The disconnect can be traced in part to a lack of complete streets ordinances. But the bigger culprit may be that TLCI doesn't have the stamp of approval from traffic engineers. TLCI is viewed with disdain by traffic engineers as a "soft" planning initiative. In the end, traffic engineers—those high priests of the arcane traffic Bible that was passed down directly from the state Department of Transportation—are the deciders. They are keeping lanes wider than necessary. If it worked in the past and no one complained, why stick your neck out and change it?
This is more than conjecture, this is worldview confirmed from the planning staff and bike advocates who work within this 1950s Highway era mentality of road building that pervades Northeast Ohio. Even the traffic engineers admit that they are not empowered to change the situation, a bike advocate recently told me. They want marching orders from their bosses—the mayors.
Mayors will only pay attention to this issue when Complete Streets are translated from technical geekery to placemaking strategy. Placemaking is also a soft but important idea for attracting tax base through a strategy that says the "democratic" facilities mentioned above are stronger than the next guy's.
"Reducing the width of roadways permits planners to reclaim underutilized space for the addition of landscaping and sitting areas or wider sidewalks than can accommodate outdoor seating for restaurants or create larger and safer bus stops," CNU writes.
Complete streets also lay the foundation, particularly in Cleveland and the inner ring, for more development. What will fix TLCI to make it a strong pipeline for placemaking and establish the dynamics for more infill development?
Cities like Cleveland, for one, need to move with purpose to write, this year, its own urban thoroughfares manual and set some performance metrics to its Complete Streets policy. Cleveland needs to act with some urgency, and make 2013 the year it takes control of its road design back from ODOT which is perpetually behind the times in recognizing that streets look and feel differently depending on the context.
For their part, it's time for the inner-ring suburbs to bone up on Complete Streets. At this point, it isn't clear that—beyond Cuyahoga County Planning Department's efforts starting this week to move the county toward a Complete Streets policy—that any of Cleveland's suburbs are discussing the advantages of complete streets. This is a huge opportunity for suburbs in Cuyahoga County which were warned yesterday of a coming tsunami of vacant land from foreclosures. Complete Streets are not the panacea to that problem, but they will help focus redevelopment efforts and reinvigorate a conversation about meeting the plague of vacancy with building more vibrant communities.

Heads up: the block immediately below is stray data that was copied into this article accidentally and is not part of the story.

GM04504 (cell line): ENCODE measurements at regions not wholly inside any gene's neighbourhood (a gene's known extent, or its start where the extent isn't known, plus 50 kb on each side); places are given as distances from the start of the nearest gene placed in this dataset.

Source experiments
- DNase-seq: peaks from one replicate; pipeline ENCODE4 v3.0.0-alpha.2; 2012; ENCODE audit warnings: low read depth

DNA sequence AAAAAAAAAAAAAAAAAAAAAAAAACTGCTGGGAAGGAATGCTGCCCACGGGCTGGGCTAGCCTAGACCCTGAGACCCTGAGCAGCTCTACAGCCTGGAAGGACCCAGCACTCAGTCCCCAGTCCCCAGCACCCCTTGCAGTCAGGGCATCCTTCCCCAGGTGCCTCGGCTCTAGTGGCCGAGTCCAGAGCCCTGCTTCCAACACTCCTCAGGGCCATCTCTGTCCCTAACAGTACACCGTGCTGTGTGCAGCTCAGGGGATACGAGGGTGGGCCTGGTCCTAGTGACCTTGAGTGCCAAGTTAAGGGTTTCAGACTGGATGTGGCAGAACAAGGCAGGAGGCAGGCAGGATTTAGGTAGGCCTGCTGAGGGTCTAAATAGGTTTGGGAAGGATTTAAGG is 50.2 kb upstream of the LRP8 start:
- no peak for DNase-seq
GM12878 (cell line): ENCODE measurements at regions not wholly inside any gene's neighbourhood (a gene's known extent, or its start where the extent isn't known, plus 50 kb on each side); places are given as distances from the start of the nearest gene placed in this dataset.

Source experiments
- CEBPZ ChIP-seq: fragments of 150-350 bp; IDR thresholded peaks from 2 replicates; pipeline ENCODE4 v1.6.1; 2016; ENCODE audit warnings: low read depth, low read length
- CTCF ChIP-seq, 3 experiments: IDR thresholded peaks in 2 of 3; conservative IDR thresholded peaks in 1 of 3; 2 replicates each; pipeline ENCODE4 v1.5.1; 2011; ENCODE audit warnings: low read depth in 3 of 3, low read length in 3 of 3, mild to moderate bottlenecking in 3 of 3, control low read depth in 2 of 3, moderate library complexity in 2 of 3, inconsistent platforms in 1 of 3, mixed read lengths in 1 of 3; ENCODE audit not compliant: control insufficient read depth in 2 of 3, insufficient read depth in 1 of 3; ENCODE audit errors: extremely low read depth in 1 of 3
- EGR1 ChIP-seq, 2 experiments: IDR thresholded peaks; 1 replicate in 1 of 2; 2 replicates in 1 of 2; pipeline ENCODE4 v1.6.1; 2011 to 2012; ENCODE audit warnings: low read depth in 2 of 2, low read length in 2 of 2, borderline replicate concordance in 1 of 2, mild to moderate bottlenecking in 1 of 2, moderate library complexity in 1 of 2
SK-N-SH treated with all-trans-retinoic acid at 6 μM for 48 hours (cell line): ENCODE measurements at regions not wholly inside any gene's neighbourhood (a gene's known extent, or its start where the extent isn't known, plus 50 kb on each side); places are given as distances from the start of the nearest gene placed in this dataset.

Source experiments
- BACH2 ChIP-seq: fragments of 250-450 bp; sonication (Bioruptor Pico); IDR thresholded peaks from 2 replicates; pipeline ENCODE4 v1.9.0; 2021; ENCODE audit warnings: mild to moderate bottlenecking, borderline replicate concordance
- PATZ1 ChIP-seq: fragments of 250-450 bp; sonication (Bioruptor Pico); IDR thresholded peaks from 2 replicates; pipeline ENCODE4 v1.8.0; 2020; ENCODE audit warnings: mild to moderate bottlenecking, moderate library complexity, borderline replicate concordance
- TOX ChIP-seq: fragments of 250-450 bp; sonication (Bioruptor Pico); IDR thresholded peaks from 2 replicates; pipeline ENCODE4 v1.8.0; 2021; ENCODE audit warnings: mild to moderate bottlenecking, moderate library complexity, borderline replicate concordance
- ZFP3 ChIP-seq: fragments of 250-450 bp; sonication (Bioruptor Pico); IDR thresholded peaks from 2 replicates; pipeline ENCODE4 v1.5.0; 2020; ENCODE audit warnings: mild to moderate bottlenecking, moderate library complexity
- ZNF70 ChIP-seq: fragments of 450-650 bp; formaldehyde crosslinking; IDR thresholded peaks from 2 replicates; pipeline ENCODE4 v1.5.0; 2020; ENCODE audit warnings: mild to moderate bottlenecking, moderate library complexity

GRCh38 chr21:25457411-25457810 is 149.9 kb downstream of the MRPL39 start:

As these cities make the case for TLCI planning, they would do well to show how the plans will be followed—by not only their planning staff, but also how TLCI is adhered to in capital budget and public works. In some cases, these are $50,000 outlays for plans that have already been written off by the Streets guys.
Mayors and city councils can groundtruth the street technocrats. Livable communities should be trumpeted by City Hall with marching orders to traffic engineers to implement.
Not to overstate the case, but cities have a much stronger hand to play in directing the outcomes of TLCI plans when policy, budget and oversight from the mayor align to produce a clear vision of how the city builds streets that build community. Otherwise, TLCI will continue to get short shrift from the Streets Division, and that won't help Cleveland become the sustainable city it aspires to become. At some point, being a green city on blue lake will involve the dirty work of translating visionary ideas like Complete Streets or nice plans like TLCI in to actual changes like lane diets and a regional green/bikeway system.